As of 1 p.m. yesterday afternoon, my little family is as protected from the flu as we can be. Pumpkin got the second of her two H1N1 vaccine doses yesterday. Hubby and I had gotten ours last week (we qualify because we have a newborn in our house). We all got our seasonal flu shots last month.
Phew. I'm glad that's done.
I sure hope the people in charge of planning for pandemic avian flu have been paying attention, taking notes, and thinking about what we can do better, because I give our performance during the swine flu pandemic a C-minus at best.
On the plus side, a vaccine was produced and expedited through the necessary tests (and yes, I think it has had plenty of testing and is safe). A sensible plan for who should get priority access to the vaccine as it rolled off the production lines was put in place. Public health experts made valiant efforts to communicate the priorities and the reasons for those priorities.
On the negative side, the distribution of the vaccine has been unnecessarily confusing. I can only speak to what happened here in San Diego, but I don't necessarily mean this as a criticism of our San Diego authorities. My understanding from my inside sources is that some of the screwiest decisions were taken at a higher level of government. I have two main observations of things that could have been done better:
1. Once the vaccine started arriving in San Diego county, its availability was announced on the San Diego county website, and eventually, in the local media. The majority of the vaccine went to doctor's offices and clinics, not to the county's own public health clinics. However, the county's website and the media only reported the locations of the public health clinics- they didn't say where else the vaccine had gone. Not surprisingly, long lines formed at the public health clinics, since this was the only place we knew had the vaccine (I had checked with my doctors, and they did not have it).
If we wanted to rely on our usual vaccine distribution networks- i.e., people's primary care physicians- then more of an effort should have been made to make sure that most doctors got at least some vaccine. My family uses one of the big medical groups in San Diego, and some friends of ours use one of the other ones. Neither had any vaccine.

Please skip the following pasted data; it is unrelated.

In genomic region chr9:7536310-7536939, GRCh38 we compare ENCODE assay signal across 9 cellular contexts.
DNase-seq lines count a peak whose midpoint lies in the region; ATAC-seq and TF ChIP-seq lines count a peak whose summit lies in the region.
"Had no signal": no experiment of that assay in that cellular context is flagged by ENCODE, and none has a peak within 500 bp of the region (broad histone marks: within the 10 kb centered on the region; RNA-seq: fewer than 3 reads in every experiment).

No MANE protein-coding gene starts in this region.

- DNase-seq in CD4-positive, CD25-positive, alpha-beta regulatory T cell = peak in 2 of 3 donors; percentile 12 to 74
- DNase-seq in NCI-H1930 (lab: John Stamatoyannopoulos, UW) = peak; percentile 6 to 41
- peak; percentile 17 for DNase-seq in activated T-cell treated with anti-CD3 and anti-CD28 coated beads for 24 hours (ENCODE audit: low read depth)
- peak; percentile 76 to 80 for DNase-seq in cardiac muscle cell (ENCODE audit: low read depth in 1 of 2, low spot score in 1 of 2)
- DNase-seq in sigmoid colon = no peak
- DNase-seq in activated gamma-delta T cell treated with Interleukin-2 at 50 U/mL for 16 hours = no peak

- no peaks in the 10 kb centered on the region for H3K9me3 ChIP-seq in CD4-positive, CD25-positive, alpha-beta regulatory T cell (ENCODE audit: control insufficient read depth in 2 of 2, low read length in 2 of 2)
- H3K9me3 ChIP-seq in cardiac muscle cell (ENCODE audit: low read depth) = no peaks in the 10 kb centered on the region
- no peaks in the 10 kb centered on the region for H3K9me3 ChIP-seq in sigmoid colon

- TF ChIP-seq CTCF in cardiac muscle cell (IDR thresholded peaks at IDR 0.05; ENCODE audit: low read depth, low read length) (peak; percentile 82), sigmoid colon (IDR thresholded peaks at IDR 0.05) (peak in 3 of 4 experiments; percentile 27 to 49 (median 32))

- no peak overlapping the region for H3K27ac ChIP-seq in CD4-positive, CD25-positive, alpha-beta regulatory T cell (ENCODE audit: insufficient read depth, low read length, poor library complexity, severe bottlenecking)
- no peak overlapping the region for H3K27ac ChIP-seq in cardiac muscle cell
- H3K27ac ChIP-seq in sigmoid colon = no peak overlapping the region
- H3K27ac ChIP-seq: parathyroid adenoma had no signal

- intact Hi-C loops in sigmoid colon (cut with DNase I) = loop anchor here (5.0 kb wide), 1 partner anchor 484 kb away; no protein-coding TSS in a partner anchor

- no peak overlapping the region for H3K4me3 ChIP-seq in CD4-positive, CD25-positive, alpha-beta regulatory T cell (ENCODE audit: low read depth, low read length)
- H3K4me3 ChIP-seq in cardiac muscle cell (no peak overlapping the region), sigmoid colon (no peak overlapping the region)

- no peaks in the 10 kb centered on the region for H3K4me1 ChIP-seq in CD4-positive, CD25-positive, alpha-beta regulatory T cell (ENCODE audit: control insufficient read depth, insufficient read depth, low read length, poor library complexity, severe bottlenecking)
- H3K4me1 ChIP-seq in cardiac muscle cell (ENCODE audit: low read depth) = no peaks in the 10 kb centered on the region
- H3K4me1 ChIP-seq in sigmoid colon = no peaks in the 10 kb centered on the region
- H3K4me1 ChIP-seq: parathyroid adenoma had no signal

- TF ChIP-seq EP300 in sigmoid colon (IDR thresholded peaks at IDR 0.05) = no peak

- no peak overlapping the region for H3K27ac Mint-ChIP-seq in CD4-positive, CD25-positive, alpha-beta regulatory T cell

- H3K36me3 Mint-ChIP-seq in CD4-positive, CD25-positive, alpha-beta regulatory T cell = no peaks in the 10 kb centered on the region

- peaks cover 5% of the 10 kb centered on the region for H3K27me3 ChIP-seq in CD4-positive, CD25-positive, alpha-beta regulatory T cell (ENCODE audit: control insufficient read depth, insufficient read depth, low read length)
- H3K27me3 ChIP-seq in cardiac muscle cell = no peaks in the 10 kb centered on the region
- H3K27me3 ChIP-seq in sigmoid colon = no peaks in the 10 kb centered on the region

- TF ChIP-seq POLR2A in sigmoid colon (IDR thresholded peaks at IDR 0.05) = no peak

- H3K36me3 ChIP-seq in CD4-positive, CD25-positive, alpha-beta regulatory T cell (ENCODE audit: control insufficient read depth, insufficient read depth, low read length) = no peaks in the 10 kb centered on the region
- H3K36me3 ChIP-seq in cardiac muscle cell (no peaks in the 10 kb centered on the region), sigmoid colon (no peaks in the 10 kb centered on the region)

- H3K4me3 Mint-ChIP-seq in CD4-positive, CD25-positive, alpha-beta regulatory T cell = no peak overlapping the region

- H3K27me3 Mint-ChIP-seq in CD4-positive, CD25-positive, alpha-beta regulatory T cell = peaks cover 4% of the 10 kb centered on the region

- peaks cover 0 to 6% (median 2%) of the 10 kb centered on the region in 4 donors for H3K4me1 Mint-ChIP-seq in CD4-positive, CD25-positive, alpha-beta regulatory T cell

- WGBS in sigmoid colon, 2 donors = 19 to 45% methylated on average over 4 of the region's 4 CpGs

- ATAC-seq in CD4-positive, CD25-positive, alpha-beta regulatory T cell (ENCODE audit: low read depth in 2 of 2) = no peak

If we wanted to rely more on vaccination clinics, then the locations of all of those clinics should have been announced. My family was able to stand in long lines on multiple days only because I am out on maternity leave. Asking working parents to do that is just ridiculous. Yes, we all want to protect our kids from the flu. But we want to keep the jobs that allow us to feed and clothe them, too.
2. We needed to prioritize not just who got the vaccine, but who got each type of vaccine. Our public health department received far more of the FluMist (live, attenuated) vaccine than the shot. The FluMist is just as safe and effective for most people, but there is a lot of misinformation out there about it, so some people chose the shot even though they could have had the FluMist. This meant that they ran short of the shot and had to limit its distribution to just pregnant women, leaving children under 2 and people with chronic conditions (like asthma) with no options. I think they should have told people that if they met the criteria for the FluMist, that is what they were getting, and saved the more limited shot supplies for the people for whom FluMist is not an option.
We went to get Hubby and me vaccinated on the third day after a large batch of doses arrived (they arrived on Friday afternoon, and we waited until Monday so that we could send Pumpkin to day care and not try to wait in a two hour line with a toddler AND a newborn). While we were waiting in line, they announced that only FluMist would be available. Technically, I should have skipped the vaccination at that point. I have very mild asthma. However, getting me vaccinated (and getting antibodies into my breastmilk) was the only protection available to Petunia. I called a friend, who looked up what the concern was for asthmatics. It was that the live, attenuated vaccine might induce an asthma attack. I have never had a true asthma attack, so I made the decision to neglect to mention my asthma to the workers distributing the vaccine. This worked out fine for me (but I'm not advocating that anyone else do this!) but I shouldn't have even had to make that call. The perfectly healthy people who are listening to talk show hosts rather than medical authorities about what vaccines are safe should have been told that they could have the FluMist or nothing at all.
This particular virus is worrying for certain groups, but it is nothing compared to what could come eventually. I hope we learn from our "trial run" on pandemic management, and do better next time- when the stakes may be much higher.